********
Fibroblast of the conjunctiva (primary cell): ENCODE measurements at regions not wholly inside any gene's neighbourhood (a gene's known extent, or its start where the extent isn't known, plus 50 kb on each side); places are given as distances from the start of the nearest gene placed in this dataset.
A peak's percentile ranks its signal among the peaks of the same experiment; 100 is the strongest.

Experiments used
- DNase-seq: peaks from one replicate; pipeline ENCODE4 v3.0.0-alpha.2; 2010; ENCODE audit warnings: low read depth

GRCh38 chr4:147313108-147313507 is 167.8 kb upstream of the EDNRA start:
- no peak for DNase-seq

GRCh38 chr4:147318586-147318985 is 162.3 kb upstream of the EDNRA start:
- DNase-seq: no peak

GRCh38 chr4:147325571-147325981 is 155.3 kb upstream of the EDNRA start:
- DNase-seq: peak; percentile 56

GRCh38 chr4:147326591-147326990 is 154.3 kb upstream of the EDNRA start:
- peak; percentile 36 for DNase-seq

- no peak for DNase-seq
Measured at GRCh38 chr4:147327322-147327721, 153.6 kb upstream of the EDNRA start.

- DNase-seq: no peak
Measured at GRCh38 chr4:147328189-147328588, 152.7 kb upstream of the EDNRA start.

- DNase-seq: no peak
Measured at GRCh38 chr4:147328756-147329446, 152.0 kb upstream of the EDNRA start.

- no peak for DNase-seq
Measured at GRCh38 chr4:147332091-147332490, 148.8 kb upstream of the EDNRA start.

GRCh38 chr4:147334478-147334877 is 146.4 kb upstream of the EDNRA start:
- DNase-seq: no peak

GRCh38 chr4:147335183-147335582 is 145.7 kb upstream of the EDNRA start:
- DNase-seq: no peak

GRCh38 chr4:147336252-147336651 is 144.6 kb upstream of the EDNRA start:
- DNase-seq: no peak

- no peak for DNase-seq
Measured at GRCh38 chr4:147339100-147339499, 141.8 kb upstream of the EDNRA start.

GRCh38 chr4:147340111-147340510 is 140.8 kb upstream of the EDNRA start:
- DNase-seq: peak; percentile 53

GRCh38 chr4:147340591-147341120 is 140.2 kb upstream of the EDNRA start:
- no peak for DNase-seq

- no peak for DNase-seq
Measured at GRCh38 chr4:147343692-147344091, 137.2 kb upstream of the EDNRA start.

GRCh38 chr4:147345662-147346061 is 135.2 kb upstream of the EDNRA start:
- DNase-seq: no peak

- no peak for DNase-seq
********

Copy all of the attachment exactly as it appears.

Fibroblast of the conjunctiva (primary cell): ENCODE measurements at regions not wholly inside any gene's neighbourhood (a gene's known extent, or its start where the extent isn't known, plus 50 kb on each side); places are given as distances from the start of the nearest gene placed in this dataset.
A peak's percentile ranks its signal among the peaks of the same experiment; 100 is the strongest.

Experiments used
- DNase-seq: peaks from one replicate; pipeline ENCODE4 v3.0.0-alpha.2; 2010; ENCODE audit warnings: low read depth

GRCh38 chr4:147313108-147313507 is 167.8 kb upstream of the EDNRA start:
- no peak for DNase-seq

GRCh38 chr4:147318586-147318985 is 162.3 kb upstream of the EDNRA start:
- DNase-seq: no peak

GRCh38 chr4:147325571-147325981 is 155.3 kb upstream of the EDNRA start:
- DNase-seq: peak; percentile 56

GRCh38 chr4:147326591-147326990 is 154.3 kb upstream of the EDNRA start:
- peak; percentile 36 for DNase-seq

- no peak for DNase-seq
Measured at GRCh38 chr4:147327322-147327721, 153.6 kb upstream of the EDNRA start.

- DNase-seq: no peak
Measured at GRCh38 chr4:147328189-147328588, 152.7 kb upstream of the EDNRA start.

- DNase-seq: no peak
Measured at GRCh38 chr4:147328756-147329446, 152.0 kb upstream of the EDNRA start.

- no peak for DNase-seq
Measured at GRCh38 chr4:147332091-147332490, 148.8 kb upstream of the EDNRA start.

GRCh38 chr4:147334478-147334877 is 146.4 kb upstream of the EDNRA start:
- DNase-seq: no peak

GRCh38 chr4:147335183-147335582 is 145.7 kb upstream of the EDNRA start:
- DNase-seq: no peak

GRCh38 chr4:147336252-147336651 is 144.6 kb upstream of the EDNRA start:
- DNase-seq: no peak

- no peak for DNase-seq
Measured at GRCh38 chr4:147339100-147339499, 141.8 kb upstream of the EDNRA start.

GRCh38 chr4:147340111-147340510 is 140.8 kb upstream of the EDNRA start:
- DNase-seq: peak; percentile 53

GRCh38 chr4:147340591-147341120 is 140.2 kb upstream of the EDNRA start:
- no peak for DNase-seq

- no peak for DNase-seq
Measured at GRCh38 chr4:147343692-147344091, 137.2 kb upstream of the EDNRA start.

GRCh38 chr4:147345662-147346061 is 135.2 kb upstream of the EDNRA start:
- DNase-seq: no peak

- no peak for DNase-seq